Arthur J. Villasanta – Fourth Estate Contributor
Arlington, VA, United States (4E) – The U.S. Defense Advanced Research Projects Agency (DARPA) has reached a historic milestone by successfully having a single pilot control multiple aircraft with his mind.
This spectacular success opens the door towards multiple and massive aircraft swarms attacking enemy targets in the future. These future swarms won’t only be small, multi-rotor aerial drones but larger combat aircraft such as stealth fighters or air superiority fighters.
New DARPA research on advanced Brain-Computer Interfaces (BCIs) now allows a single pilot to control multiple simulated aircraft at once.
“As of today, signals from the brain can be used to command and control … not just one aircraft but three simultaneous types of aircraft,” said Dr. Justin Sanchez, Director of DARPA’s Biological Technology Office.
DARPA used a small BCI microchip surgically-implanted in the brain of the pilot to improve the interaction with three virtual F-35 Joint Strike Fighters. It said the pilot was a paralyzed man named Nathan who not only sent signals controlling the three virtual F-35s but received data from these jets, as well.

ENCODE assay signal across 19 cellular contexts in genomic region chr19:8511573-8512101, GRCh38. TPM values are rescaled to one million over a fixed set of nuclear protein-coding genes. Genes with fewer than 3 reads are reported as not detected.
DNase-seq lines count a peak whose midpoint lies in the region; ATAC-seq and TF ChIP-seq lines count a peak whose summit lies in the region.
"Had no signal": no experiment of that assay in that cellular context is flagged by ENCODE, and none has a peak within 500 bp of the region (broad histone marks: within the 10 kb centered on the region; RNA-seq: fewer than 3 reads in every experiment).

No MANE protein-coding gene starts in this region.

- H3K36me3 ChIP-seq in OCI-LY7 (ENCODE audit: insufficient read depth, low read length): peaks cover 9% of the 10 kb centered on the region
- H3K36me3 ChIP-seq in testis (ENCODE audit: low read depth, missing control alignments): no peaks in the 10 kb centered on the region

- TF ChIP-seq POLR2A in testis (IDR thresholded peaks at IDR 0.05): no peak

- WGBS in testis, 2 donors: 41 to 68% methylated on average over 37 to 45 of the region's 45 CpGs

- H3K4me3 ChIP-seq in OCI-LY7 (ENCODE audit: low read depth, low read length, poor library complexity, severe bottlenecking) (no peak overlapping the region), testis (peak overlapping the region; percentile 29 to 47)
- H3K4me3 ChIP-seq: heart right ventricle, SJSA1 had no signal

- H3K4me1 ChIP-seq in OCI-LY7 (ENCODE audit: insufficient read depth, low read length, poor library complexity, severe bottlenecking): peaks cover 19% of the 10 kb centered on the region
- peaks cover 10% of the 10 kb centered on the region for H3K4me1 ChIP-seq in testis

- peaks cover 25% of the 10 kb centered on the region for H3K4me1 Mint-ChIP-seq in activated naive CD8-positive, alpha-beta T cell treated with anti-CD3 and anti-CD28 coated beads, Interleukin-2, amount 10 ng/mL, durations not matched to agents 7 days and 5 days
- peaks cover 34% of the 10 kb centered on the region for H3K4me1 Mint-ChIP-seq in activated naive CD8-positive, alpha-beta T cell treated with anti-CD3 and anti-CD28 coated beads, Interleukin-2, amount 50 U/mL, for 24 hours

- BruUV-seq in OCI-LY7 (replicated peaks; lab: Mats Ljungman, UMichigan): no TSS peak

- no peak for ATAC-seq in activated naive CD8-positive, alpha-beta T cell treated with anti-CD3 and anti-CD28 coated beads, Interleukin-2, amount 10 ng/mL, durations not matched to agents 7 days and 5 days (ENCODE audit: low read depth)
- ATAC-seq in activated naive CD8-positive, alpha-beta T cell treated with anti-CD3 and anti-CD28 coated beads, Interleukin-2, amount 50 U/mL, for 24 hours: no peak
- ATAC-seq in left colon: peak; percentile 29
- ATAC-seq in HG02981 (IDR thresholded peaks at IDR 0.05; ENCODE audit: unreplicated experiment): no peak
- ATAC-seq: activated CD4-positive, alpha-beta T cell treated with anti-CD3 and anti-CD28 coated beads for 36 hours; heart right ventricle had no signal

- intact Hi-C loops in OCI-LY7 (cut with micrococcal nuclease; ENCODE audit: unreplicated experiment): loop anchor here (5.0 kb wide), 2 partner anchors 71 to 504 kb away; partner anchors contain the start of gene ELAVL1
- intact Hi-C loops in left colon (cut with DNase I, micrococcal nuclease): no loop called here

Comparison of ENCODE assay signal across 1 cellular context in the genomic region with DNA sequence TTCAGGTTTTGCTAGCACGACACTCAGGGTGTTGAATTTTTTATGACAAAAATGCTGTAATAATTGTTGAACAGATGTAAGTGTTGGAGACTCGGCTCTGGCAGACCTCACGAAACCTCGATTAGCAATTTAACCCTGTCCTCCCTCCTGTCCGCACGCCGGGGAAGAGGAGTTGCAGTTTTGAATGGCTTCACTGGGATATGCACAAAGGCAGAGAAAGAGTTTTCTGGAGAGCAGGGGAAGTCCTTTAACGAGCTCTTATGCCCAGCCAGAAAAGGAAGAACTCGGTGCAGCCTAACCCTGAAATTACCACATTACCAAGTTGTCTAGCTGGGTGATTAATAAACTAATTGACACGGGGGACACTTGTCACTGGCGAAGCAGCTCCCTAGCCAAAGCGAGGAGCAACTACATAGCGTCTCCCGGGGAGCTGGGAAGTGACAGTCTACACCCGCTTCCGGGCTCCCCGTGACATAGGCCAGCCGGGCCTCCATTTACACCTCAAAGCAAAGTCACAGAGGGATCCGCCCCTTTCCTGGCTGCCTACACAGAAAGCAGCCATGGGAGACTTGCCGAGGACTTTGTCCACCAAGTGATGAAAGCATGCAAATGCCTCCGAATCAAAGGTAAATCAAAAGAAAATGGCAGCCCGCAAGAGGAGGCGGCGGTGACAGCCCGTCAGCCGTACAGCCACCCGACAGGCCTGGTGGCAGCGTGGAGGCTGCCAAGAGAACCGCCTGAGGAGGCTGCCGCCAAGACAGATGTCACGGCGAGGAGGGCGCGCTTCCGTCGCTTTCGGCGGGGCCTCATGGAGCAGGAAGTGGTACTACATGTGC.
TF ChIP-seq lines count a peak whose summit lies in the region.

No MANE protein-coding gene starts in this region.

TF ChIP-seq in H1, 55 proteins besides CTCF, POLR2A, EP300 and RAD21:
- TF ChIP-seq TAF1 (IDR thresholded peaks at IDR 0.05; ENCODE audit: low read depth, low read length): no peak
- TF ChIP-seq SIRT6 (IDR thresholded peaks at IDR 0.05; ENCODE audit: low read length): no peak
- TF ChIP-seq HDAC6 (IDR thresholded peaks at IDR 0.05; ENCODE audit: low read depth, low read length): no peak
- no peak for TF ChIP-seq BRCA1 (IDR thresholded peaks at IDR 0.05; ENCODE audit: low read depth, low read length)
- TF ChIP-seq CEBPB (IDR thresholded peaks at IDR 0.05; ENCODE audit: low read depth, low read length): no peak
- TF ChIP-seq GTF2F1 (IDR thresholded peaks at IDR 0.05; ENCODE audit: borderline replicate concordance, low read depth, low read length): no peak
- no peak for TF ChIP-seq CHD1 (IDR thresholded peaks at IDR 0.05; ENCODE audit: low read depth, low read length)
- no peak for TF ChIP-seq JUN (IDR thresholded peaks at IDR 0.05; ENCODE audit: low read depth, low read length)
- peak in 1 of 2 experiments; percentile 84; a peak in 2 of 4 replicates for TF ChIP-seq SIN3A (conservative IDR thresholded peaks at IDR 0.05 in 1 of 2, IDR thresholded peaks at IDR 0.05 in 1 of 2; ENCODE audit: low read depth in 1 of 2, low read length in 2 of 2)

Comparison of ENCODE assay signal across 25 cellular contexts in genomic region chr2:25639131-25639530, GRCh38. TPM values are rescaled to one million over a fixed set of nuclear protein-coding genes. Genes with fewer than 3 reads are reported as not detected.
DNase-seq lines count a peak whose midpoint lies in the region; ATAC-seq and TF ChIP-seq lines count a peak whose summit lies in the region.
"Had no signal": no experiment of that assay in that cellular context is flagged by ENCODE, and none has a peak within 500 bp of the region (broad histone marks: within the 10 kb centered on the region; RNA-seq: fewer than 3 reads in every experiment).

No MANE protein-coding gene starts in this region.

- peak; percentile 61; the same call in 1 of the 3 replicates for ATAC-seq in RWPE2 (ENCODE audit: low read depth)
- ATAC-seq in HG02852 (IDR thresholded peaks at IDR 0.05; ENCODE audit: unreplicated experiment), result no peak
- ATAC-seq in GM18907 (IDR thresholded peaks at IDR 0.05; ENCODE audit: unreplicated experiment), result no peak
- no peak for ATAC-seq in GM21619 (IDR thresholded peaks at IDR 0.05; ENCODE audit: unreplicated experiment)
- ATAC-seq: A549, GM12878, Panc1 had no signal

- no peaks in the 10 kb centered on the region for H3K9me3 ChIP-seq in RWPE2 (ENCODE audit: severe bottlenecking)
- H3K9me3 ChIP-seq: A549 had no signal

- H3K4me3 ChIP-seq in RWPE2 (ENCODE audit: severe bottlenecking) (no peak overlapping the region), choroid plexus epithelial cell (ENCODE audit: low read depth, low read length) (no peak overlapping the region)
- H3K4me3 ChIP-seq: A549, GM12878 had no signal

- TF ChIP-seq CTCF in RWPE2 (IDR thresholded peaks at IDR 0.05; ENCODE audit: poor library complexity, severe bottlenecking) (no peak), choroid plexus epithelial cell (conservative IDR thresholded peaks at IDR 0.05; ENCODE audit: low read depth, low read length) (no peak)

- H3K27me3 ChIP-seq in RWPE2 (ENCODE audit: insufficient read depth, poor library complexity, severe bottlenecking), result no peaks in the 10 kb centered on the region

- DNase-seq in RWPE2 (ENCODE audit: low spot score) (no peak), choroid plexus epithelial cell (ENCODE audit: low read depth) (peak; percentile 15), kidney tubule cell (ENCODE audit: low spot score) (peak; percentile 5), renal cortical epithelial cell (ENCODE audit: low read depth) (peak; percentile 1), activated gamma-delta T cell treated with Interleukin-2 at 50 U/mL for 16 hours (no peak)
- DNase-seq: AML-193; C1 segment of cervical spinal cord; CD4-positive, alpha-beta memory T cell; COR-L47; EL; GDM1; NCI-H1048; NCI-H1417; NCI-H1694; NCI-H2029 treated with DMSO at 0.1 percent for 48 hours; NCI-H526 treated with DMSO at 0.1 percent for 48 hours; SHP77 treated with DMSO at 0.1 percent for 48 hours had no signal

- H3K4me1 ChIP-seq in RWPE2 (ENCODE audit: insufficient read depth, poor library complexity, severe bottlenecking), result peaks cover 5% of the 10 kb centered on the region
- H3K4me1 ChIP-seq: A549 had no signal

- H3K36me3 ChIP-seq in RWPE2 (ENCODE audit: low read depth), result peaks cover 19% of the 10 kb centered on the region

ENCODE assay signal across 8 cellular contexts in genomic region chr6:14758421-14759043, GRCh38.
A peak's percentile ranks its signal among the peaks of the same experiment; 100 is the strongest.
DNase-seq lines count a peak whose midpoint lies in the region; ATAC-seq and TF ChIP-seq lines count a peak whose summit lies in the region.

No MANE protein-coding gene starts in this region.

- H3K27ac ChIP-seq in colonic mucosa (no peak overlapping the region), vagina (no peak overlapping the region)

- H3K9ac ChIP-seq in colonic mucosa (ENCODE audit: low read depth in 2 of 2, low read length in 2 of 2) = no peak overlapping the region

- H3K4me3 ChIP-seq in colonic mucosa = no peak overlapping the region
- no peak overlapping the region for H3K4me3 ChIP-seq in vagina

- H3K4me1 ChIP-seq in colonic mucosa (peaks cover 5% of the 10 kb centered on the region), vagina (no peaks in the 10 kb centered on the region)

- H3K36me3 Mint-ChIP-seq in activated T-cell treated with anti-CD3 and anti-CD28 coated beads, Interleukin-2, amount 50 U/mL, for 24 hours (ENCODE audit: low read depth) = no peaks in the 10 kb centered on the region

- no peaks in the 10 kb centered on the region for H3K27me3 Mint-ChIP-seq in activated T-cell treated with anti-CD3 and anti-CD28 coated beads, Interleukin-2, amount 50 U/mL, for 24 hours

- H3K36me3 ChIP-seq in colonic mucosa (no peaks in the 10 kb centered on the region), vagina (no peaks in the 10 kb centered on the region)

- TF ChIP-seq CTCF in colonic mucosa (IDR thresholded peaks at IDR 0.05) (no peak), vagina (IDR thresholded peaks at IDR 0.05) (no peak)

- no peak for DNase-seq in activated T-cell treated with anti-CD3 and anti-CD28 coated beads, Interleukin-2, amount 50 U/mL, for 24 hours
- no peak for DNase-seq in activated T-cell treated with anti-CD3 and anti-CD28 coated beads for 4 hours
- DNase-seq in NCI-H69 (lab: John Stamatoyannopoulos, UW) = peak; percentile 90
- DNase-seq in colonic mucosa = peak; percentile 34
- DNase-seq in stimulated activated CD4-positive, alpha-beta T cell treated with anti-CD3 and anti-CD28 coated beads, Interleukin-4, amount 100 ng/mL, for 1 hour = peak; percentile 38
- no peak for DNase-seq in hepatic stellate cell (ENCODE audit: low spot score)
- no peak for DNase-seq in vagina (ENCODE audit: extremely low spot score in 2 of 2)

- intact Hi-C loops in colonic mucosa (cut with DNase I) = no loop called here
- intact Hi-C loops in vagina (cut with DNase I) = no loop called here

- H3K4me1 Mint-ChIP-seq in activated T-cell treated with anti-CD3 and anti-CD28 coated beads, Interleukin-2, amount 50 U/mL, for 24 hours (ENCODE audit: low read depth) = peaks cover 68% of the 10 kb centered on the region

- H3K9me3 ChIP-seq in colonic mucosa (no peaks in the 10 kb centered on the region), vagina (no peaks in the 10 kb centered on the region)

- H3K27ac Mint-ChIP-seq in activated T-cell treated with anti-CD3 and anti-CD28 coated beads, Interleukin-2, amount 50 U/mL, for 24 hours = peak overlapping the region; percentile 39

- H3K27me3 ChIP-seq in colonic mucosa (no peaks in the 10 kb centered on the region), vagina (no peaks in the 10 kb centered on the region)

“The signals from those aircraft can be delivered directly back to the brain so that the brain of that user (or pilot) can also perceive the environment,” said Dr. Sanchez. “It’s taken a number of years to try and figure this out.”
What DARPA has developed is a real telepathic conversation with multiple jets about what’s going on; what threats might be flying over the horizon, and what to do about them.
Dr. Sanchez said they’ve scaled it to three aircraft, and have full sensory signals coming back. So it’s now possible to have planes detect something and send that signal back into the brain, which is an astounding breakthrough.
It’s another breakthrough in the rapidly advancing field of BCIs, which DARPA is devoting immense resources to explore. DARPA and the U.S. military have been leading research into BCI since 2007. In 2012, DARPA issued a $4 million grant to build a non-invasive “synthetic telepathy” interface by placing sensors close to the brain’s motor centers to detect electrical signals, non-invasively, over the skin.
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